“They fear to swallow a great hoax in public, a hoax already refused by Karhide. They make their invitation, they make it publicly; then where is their shifgrethor, when no Star Ship comes? Indeed Genly Ai demands of us an inordinate trustfulness.”
(For background, Genly arrives to Gethen on a starship that remains in orbit while he is on the planet. In order for Genly to call the starship and its crew to come down to the planet to officially make first contact, the leaders of Gethen must first publicly announce that aliens have arrived. It’s a way to ensure that the leaders of the planet truly intend to join the Ekumen.)
You could argue that trust is actually the main theme of The Left Hand of Darkness, far beyond the significance of the theme of sex and gender. The sexual differences between Terrans (Earth people) and Gethenians simply highlights how difficult it can be to truly understand someone from a different culture. Other barriers abound, of course, from language to cultural norms to customs. As Genly says in the quote above, he is “unable to see the people of the planet through their own eyes,” as he is constantly looking at them through his own cultural and biological lens. This prevents him from understanding the Gethenians and from trusting Estraven, as I mentioned above.
The question the book poses on this subject is therefore how can two people trust each other who can’t understand each other?
We discover the answer as Genly and Estraven escape from the labour camp and prepare to cross the ice sheet on their journey back to Karhide, during which time they finally speak openly with each other.
Genly: “How the devil can I believe anything you say?”
Estraven: “My greatest error was, as you say, in making myself clear to you. I am not used to doing so. I am not used to giving, or accepting, either advice or blame…It is strange. I am the only man in Gethen that has trusted you entirely, and I am the only man in Gethen that you have refused to trust.”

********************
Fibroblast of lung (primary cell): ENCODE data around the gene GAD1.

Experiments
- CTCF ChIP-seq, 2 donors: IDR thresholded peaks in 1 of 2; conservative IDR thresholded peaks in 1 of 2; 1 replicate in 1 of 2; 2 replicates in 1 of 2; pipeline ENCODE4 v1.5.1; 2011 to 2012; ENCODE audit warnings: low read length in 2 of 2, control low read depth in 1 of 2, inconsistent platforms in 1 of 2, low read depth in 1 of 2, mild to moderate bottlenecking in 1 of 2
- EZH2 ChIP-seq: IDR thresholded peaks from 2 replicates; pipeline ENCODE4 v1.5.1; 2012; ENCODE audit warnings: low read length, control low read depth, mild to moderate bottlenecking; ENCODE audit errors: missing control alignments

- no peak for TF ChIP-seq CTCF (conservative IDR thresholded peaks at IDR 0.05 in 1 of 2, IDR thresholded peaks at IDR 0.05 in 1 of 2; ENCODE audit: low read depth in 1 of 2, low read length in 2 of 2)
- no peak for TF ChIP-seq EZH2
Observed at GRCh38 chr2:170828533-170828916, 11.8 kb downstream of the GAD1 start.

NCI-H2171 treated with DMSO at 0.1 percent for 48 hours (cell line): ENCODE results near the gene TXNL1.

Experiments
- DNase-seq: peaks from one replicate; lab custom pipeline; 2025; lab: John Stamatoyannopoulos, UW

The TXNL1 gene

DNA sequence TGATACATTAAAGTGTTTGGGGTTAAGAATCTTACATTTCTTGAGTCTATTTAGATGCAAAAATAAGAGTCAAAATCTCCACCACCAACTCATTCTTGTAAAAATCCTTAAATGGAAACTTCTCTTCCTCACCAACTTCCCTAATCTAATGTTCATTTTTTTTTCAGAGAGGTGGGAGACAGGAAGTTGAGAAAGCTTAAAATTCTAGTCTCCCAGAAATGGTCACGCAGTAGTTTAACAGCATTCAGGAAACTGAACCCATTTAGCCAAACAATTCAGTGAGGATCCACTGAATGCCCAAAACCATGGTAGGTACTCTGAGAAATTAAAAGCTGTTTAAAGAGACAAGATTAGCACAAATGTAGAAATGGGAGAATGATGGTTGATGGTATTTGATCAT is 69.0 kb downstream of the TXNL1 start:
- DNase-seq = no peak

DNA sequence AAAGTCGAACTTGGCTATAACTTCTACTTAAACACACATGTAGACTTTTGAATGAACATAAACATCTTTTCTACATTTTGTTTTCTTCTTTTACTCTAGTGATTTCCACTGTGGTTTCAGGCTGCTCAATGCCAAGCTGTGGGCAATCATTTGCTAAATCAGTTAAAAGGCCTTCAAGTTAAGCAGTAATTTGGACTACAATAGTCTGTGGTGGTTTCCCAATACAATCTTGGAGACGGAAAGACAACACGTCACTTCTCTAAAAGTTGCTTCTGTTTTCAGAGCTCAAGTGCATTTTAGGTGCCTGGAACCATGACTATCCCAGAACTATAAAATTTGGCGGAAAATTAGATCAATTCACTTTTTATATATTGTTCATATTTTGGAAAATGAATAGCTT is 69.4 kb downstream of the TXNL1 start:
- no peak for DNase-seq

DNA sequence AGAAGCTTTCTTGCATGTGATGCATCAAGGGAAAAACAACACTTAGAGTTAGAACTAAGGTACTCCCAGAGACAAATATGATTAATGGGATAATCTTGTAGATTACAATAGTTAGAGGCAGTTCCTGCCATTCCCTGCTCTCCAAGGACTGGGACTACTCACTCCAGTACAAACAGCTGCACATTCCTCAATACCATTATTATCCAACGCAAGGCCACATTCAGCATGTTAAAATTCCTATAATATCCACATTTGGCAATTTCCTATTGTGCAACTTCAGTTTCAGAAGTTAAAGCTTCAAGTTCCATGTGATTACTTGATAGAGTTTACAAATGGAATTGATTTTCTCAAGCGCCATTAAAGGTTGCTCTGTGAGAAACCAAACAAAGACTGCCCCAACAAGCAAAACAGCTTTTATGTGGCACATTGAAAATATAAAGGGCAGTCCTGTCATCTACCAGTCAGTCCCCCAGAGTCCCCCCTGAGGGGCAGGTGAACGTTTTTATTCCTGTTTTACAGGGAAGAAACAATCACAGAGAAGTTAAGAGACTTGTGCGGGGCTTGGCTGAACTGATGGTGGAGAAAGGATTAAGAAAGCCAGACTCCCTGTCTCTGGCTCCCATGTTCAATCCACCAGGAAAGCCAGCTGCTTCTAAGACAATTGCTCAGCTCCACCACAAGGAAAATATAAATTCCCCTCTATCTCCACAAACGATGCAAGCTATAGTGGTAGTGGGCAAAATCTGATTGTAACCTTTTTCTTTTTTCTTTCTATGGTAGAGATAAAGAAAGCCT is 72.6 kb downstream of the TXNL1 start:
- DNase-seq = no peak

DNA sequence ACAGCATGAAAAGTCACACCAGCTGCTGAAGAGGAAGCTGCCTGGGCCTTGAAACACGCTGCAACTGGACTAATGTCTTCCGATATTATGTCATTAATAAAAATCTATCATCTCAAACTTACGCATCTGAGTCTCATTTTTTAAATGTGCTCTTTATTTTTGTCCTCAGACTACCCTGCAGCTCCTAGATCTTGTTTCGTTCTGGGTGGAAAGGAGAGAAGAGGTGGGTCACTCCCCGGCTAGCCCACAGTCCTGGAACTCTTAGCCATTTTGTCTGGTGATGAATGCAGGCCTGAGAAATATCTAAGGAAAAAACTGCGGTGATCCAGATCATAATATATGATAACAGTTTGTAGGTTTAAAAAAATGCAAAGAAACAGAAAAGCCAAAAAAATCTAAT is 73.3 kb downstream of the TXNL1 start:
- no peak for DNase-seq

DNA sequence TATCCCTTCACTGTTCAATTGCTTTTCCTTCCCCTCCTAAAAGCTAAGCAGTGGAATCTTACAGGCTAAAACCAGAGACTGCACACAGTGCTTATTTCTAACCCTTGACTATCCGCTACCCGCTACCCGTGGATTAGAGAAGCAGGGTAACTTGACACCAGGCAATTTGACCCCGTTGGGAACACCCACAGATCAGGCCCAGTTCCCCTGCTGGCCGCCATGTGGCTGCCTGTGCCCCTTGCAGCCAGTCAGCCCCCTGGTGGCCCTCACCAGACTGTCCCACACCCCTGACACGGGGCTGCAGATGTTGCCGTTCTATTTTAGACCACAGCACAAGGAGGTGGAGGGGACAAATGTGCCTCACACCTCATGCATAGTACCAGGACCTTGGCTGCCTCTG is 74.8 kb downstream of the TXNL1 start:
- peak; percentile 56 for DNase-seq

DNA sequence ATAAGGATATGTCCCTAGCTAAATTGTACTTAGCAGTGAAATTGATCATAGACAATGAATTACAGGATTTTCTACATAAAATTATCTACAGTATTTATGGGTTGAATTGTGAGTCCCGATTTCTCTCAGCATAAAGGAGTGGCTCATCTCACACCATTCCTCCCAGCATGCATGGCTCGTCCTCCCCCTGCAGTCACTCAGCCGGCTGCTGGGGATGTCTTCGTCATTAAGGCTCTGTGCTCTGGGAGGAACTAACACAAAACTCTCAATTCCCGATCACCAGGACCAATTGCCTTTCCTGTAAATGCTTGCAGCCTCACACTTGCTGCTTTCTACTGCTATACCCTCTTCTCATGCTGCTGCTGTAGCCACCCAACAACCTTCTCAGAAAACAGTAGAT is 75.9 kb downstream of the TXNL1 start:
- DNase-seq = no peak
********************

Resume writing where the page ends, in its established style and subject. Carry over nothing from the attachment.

And further, crossing the ice sheet:
“And I saw then again, and for good, what I had always been afraid to see, and had pretended not to see in him: that he was a woman as well as a man…what I was left with was, at last, acceptance of him as he was.”
“For it seemed to me, and I think to him, that it was from that sexual tension between us, admitted now and understood, but not assuaged, that the great and sudden assurance of friendship between us rose…But it was from the difference between us, not from the affinities and likenesses, but from the difference, that that love came: and it was itself the bridge, the only bridge, across what divided us.”
But it’s not just that Genly and Estraven are finally truly communicating, it’s that they have to go through this terrible, arduous journey together, first breaking out of the labour camp and then crossing the ice sheet. It’s the physical hardship of those days that seems to break down the mental barriers between them, especially for Genly. There’s something about being tired and exhausted that can allow us, paradoxically, to think more clearly and to see things as they are. Genly at this point has almost died in the labour camp and he still has to cross the ice sheet. There’s just no energy left for prejudice and protest.
Strengths & Weaknesses
Small Stakes & Large Stakes
“I can’t properly define that Orgota word here translated as ‘commensal,’ ‘commensality.’ Its root is a word meaning ‘to eat together.’ Its usage includes all national/governmental institutions of Orgoreyn…in the form ‘the Commensals’ it usually means the thirty-three Heads of Districts…but it may also mean the citizens, the people themselves. In this curious lack of distinction between the general and specific applications of the word, in the use of it for both the whole and the part, the state and the individual, in this imprecision is its precisest meaning.”
I don’t have any weaknesses for this novel. It really is an excellent book that I will most certainly read again. It’s so rich in story and themes, and I’m sure it’s one of those novels that reveals more of itself the more times you read it. Unlike some other books on my list, it certainly stood up to all the hype.
If you haven’t yet read The Left Hand of Darkness, I highly recommend it!
Le Guin, Ursula K. The Left Hand of Darkness. ACE, 2019. Fiftieth Anniversary Kindle Edition.